Updated: Dec 13, 2020
As with anything, they say learn the rules before you break them. I believe that is essentially true for anything you care to do well. When it comes to D&D it certainly helps to know the rules. It's also useful to have played more than one Table-Top RPG and learned the ins and outs of various systems. Having some breadth of understanding of various systems and their game mechanics goes a long way to breaking the rules of any one system. Being exposed to a variety of ways of thinking about the subject assists you in making judgment calls that make sense, narratively. But in the end it comes down to this: The rules are just a tool. D&D is just a game. And the game rules themselves give you, the DM carte blanche to mess with them. The DM's Guide states clearly on page four,
The D&D rules help you and the other players have a good time, but the rules aren't in charge. You're the DM, and you are in charge of the game. That said, your goal isn't to slaughter the adventurers but to create a campaign world that revolves around their actions and decisions, and to keep your players coming back for more! If you're lucky, the events of your campaign will echo in the memories of your players long after the final game session is concluded.
Everything you do needs to reveal plot, theme or character. F*ck the rules. Incidentally, you actually don't actually need to pay for a game system to form a consensus narrative. Hell I have written at least three game systems in my life. Even Gary Gygax in his book, Role Playing Mastery suggests that you do this at some point.
My actual most real advice is to use as few rules as you can get away with in the scene so as to not slow the story down. Only use rules when they become necessary. Sometimes you have to use all of them because the players have been brainwashed to expect that. Other players, who are there for the story, really don't care that much about the rules. I prefer those players. Uninterrupted role-play gives more authenticity than clever mechanics ever will. Take that from experience.
When you are using rules, you also have to have enough confidence in your judgement to sell your reasons. You have to have enough confidence in yourself to let the payers drive the rules when you can't. But really in the age of D&DBeyond... come on. This is easy stuff.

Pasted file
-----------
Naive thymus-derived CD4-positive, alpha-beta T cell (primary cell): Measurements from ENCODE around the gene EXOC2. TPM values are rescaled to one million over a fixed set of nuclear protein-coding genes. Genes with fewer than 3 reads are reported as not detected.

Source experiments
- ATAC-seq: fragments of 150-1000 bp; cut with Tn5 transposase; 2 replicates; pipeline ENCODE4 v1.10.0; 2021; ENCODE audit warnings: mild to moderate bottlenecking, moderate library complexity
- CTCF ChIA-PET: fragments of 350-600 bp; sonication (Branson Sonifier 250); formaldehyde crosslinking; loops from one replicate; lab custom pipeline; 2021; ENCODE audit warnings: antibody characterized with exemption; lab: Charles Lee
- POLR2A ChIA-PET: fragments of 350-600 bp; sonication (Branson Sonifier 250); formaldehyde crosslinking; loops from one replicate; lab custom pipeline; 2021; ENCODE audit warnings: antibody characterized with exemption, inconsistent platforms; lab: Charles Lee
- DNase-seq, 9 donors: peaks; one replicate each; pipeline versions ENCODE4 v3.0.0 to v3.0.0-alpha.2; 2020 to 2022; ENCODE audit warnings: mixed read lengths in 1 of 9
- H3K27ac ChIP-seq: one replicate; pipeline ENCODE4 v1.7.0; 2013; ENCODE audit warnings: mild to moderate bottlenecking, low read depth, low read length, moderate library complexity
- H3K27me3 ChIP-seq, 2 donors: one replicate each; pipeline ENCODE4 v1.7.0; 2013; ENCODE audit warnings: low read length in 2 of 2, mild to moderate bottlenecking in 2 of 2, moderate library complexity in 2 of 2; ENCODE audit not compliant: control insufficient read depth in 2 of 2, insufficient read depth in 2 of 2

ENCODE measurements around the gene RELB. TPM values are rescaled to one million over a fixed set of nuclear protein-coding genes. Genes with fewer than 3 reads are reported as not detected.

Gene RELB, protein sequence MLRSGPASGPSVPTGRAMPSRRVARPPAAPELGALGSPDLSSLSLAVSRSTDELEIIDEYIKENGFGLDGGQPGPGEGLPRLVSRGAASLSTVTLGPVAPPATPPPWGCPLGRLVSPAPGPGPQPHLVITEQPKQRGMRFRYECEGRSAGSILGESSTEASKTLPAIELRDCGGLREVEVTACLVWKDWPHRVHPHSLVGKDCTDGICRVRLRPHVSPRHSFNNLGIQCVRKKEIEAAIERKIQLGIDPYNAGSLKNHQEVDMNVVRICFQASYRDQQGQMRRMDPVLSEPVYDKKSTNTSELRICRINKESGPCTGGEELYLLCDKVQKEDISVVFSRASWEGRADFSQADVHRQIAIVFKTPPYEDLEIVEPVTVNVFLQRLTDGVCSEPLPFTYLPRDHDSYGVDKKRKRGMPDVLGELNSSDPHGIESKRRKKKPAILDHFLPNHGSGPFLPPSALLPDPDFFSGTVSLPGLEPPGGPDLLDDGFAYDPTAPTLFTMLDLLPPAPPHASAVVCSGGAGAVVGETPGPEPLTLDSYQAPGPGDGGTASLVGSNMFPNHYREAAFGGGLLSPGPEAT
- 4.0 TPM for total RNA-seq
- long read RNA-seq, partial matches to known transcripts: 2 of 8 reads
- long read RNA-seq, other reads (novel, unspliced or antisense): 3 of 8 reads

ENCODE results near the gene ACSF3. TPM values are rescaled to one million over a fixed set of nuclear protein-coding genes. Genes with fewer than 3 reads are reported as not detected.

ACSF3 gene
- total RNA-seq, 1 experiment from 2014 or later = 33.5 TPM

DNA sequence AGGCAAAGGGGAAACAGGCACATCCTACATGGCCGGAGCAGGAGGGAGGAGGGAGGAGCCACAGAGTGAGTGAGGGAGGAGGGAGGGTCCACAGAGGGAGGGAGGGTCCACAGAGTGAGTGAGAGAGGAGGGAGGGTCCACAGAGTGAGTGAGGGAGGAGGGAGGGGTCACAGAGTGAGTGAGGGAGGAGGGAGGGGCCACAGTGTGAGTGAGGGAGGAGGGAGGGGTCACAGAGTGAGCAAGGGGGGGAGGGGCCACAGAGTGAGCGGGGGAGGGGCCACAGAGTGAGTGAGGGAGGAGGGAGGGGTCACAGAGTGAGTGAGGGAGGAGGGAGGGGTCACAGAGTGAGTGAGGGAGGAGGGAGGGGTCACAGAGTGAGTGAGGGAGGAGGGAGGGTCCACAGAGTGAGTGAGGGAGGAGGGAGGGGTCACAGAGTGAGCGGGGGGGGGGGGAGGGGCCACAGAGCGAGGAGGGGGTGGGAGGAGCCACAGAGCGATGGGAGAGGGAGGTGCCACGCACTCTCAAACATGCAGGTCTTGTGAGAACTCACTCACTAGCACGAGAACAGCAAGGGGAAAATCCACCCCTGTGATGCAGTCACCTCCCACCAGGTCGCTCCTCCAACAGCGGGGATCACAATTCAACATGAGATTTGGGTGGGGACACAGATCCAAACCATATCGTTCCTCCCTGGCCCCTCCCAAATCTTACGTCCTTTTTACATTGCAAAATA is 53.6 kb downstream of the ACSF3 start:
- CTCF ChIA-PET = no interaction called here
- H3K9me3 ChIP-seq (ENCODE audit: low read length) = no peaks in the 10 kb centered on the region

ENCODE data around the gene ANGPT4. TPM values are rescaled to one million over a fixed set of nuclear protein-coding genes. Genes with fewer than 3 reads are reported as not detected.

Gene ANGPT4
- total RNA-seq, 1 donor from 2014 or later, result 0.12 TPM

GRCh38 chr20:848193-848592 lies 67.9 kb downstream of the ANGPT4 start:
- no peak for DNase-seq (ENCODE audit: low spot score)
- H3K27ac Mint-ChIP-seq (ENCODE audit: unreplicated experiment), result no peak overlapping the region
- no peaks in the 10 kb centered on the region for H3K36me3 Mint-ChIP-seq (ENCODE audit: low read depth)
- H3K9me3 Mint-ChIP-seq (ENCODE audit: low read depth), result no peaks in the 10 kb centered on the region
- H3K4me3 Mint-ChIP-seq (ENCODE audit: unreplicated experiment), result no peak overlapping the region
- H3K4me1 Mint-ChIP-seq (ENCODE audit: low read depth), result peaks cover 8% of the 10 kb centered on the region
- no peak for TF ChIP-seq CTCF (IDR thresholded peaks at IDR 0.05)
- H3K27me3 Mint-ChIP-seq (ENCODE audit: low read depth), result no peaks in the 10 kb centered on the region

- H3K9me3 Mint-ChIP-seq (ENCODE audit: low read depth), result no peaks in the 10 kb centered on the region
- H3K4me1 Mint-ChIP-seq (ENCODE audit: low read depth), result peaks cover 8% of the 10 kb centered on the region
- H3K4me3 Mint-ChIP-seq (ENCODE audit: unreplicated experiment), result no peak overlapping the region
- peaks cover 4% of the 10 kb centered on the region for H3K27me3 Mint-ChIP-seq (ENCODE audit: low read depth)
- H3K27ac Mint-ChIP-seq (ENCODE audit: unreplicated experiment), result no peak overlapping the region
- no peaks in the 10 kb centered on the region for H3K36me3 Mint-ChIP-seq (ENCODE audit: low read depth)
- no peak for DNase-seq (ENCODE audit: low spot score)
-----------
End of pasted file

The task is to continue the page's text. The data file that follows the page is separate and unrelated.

You also have to know when to let some rules lawyering slide with certain players. But you also have to put your foot down when it counts. Sometimes you have to teach them a lesson and that has to be something motivated from inside the narrative (or at least appear that way).
I am still learning rules. If you watch Mathew Coalville he will admit that no one person can know all the rules. I cut my teeth in the 1980s on the D&D Basic Set. Eventually I gravitated to White Wolfs Vampire: The Masquerade because it suits my style of play. D&D is good because loads of people play it but its hardly the greatest RPG in the world. No matter what the box says.
As a film director (evidenced by: Video Link - cogito) and as a professional actor and acting teacher, with a degree in writing and directing, I'm not really all that concerned with the getting the rules exactly right. That's trivial.
I am perhaps old enough and ugly enough to realize that this stuff is all just fluff designed to help you. They are tools. I try to get the rules correct as often as I can of course. I think I am pretty good at it. But am I going to lose sleep over it? No. I only loose sleep when my players refuses to talk to me for a week because I kill off their favorite npc. Note: Making players love your npcs is the key to making them care about your game. Being an anally retentive rules lawyer has the potential to drive them away.
I watch endless videos on D&D mechanics and I own all the (core) books and I read them. I take it seriously. But at the end of the day, I'm not going to let the rules overshadow my ability to tell a story, present ethical situations, make my players laugh or cry (and yes, my players in my personal games come to tears regularly over our collaborative story) and perform. I also go a lot further than this. I present myself as a DM with a vision and a perspective that goes beyond the standard D&D template. Beyond mainstream "kick down doors and kill orcs" or and even beyond "clever political espionage". I do those things too. I love all that stuff. But I also try to run a meaningful game. See this blog:
You have to be able to let go and trust that you still have control. A DM is not there to be a rules lawyer. A robot could do that.
What you are is a product and you need to offer something personal and different. This is where having life experience outside of the cultural matrix goes a long way.